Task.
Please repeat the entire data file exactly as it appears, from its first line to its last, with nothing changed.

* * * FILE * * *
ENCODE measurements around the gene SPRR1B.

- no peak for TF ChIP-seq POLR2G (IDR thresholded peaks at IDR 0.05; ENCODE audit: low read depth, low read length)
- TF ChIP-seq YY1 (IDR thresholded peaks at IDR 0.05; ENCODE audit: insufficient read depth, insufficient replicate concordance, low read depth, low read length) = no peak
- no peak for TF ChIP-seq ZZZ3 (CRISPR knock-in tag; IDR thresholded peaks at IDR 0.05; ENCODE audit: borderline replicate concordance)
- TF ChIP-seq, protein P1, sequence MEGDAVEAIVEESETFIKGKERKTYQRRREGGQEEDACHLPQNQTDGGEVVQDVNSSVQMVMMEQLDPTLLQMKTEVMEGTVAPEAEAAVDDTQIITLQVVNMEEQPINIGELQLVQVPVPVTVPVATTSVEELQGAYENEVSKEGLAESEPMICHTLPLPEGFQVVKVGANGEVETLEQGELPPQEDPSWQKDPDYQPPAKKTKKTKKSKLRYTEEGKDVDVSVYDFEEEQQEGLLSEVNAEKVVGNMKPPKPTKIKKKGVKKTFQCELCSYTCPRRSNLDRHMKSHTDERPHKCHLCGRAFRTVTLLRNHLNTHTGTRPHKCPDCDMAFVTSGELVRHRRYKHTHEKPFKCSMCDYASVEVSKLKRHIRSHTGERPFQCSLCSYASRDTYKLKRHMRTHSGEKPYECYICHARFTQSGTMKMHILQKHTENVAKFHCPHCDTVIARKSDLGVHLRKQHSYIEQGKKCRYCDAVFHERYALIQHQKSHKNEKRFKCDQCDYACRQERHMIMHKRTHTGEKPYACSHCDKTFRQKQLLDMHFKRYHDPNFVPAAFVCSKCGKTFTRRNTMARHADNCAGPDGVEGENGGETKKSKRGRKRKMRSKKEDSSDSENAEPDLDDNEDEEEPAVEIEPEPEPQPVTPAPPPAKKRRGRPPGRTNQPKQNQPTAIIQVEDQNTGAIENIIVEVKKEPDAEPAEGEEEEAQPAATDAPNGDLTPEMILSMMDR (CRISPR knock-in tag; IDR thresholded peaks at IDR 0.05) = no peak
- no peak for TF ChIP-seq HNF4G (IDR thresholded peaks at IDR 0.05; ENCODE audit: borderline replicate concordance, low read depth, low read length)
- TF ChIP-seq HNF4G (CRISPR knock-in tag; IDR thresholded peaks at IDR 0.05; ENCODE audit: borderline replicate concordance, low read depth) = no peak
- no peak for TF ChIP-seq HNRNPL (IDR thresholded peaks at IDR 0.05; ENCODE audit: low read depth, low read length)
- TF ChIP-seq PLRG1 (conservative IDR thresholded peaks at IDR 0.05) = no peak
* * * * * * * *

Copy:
ENCODE measurements around the gene SPRR1B.

- no peak for TF ChIP-seq POLR2G (IDR thresholded peaks at IDR 0.05; ENCODE audit: low read depth, low read length)
- TF ChIP-seq YY1 (IDR thresholded peaks at IDR 0.05; ENCODE audit: insufficient read depth, insufficient replicate concordance, low read depth, low read length) = no peak
- no peak for TF ChIP-seq ZZZ3 (CRISPR knock-in tag; IDR thresholded peaks at IDR 0.05; ENCODE audit: borderline replicate concordance)
- TF ChIP-seq, protein P1, sequence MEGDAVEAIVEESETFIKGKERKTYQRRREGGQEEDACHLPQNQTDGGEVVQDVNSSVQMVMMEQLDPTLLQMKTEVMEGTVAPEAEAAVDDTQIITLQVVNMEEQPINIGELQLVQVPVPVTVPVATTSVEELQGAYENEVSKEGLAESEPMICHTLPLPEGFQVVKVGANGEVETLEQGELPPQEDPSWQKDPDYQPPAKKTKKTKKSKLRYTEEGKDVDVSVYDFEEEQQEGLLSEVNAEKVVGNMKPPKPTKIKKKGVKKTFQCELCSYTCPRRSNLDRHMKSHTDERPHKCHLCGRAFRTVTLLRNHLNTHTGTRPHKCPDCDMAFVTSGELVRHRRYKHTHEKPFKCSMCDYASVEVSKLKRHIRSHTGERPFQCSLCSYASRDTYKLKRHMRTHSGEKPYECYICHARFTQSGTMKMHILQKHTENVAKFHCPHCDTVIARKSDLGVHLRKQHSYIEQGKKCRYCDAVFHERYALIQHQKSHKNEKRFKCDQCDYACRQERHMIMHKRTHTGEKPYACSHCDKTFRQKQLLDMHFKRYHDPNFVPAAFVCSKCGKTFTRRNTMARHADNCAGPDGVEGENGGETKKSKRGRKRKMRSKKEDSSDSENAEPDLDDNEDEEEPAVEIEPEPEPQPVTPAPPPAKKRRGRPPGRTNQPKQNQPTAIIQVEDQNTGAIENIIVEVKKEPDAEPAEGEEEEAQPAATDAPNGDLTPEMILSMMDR (CRISPR knock-in tag; IDR thresholded peaks at IDR 0.05) = no peak
- no peak for TF ChIP-seq HNF4G (IDR thresholded peaks at IDR 0.05; ENCODE audit: borderline replicate concordance, low read depth, low read length)
- TF ChIP-seq HNF4G (CRISPR knock-in tag; IDR thresholded peaks at IDR 0.05; ENCODE audit: borderline replicate concordance, low read depth) = no peak
- no peak for TF ChIP-seq HNRNPL (IDR thresholded peaks at IDR 0.05; ENCODE audit: low read depth, low read length)
- TF ChIP-seq PLRG1 (conservative IDR thresholded peaks at IDR 0.05) = no peak